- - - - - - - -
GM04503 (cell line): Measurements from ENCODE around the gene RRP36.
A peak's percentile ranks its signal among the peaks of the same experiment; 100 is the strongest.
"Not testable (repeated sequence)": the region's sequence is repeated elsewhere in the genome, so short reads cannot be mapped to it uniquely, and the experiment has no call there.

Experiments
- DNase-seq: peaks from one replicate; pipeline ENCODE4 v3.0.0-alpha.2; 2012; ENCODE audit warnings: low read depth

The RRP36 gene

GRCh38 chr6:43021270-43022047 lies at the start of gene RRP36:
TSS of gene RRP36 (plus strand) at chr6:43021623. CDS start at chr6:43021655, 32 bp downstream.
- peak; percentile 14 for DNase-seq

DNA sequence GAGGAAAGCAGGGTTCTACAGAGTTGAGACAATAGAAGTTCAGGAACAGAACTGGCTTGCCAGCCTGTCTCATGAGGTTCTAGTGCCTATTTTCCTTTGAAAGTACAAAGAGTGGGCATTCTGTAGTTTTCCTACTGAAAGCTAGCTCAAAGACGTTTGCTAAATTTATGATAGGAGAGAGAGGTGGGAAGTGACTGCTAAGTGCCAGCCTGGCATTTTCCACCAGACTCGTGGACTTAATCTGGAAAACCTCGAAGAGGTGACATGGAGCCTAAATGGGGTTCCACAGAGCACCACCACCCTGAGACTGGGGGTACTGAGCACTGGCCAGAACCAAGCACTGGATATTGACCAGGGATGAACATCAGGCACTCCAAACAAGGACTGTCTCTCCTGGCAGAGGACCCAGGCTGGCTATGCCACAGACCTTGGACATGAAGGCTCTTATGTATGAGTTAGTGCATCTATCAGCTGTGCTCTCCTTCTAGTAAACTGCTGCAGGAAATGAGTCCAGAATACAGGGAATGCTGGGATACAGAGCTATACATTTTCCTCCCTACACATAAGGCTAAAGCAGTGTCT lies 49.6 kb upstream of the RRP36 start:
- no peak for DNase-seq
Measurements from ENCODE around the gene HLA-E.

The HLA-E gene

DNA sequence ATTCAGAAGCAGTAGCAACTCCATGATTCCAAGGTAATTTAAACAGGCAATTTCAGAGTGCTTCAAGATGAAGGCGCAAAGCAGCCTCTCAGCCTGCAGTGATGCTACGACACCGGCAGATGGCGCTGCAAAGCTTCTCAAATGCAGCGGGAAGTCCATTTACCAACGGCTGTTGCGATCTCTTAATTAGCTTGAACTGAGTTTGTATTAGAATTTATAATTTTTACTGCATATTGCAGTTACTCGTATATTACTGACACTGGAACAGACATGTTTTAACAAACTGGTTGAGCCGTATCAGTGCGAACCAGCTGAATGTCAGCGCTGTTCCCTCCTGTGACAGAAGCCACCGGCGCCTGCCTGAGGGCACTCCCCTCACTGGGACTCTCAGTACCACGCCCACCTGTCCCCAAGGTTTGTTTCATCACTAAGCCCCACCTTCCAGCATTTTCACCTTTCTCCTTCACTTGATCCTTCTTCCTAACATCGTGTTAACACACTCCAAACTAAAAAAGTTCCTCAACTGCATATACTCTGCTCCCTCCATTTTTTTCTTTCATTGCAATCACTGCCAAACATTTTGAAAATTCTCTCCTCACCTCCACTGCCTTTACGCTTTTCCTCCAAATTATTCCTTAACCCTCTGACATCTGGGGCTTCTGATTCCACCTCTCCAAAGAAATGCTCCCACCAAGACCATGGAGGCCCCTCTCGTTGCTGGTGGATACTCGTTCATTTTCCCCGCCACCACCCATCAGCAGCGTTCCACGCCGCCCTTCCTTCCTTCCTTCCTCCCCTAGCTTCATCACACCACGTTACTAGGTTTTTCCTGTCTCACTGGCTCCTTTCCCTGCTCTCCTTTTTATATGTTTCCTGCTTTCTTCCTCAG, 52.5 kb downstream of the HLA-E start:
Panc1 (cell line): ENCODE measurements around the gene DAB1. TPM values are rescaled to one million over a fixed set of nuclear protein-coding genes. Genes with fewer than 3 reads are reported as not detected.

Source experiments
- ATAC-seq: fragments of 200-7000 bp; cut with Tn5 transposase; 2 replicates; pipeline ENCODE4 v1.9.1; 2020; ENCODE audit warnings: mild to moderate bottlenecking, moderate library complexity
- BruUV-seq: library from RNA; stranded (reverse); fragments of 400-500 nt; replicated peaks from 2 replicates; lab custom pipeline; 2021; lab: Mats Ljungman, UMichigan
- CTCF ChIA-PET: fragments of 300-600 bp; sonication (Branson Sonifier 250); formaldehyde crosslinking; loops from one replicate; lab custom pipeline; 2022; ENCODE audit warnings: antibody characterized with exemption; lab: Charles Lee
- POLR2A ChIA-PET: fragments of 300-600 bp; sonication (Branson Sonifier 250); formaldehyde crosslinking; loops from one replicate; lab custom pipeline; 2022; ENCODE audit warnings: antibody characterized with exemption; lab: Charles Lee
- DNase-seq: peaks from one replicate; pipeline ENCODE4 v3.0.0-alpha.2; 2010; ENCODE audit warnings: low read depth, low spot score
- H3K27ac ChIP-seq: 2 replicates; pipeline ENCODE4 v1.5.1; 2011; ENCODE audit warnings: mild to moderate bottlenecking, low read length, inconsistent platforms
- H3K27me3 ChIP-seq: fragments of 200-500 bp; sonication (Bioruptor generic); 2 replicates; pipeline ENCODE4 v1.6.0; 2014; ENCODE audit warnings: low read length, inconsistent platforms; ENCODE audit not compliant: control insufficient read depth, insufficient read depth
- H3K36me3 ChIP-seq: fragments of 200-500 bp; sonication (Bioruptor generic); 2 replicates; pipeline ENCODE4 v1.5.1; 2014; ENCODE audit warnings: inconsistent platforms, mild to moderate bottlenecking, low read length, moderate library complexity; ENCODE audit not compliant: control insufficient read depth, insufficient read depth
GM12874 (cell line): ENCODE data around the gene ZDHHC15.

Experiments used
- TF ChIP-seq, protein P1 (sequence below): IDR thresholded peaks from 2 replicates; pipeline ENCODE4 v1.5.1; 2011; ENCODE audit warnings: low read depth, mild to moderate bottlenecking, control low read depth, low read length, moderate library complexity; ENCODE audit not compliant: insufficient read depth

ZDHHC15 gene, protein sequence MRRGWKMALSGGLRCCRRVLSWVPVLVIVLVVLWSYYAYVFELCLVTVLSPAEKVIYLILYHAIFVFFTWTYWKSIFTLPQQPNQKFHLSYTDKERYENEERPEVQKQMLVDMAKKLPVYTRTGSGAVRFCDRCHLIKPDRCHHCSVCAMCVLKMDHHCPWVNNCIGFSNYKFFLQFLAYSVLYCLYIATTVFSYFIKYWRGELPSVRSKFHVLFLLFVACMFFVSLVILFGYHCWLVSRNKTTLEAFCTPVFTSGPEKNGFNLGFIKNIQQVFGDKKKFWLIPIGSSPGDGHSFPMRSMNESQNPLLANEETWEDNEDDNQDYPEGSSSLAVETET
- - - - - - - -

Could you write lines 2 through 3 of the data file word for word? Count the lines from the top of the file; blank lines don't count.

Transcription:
A peak's percentile ranks its signal among the peaks of the same experiment; 100 is the strongest.
"Not testable (repeated sequence)": the region's sequence is repeated elsewhere in the genome, so short reads cannot be mapped to it uniquely, and the experiment has no call there.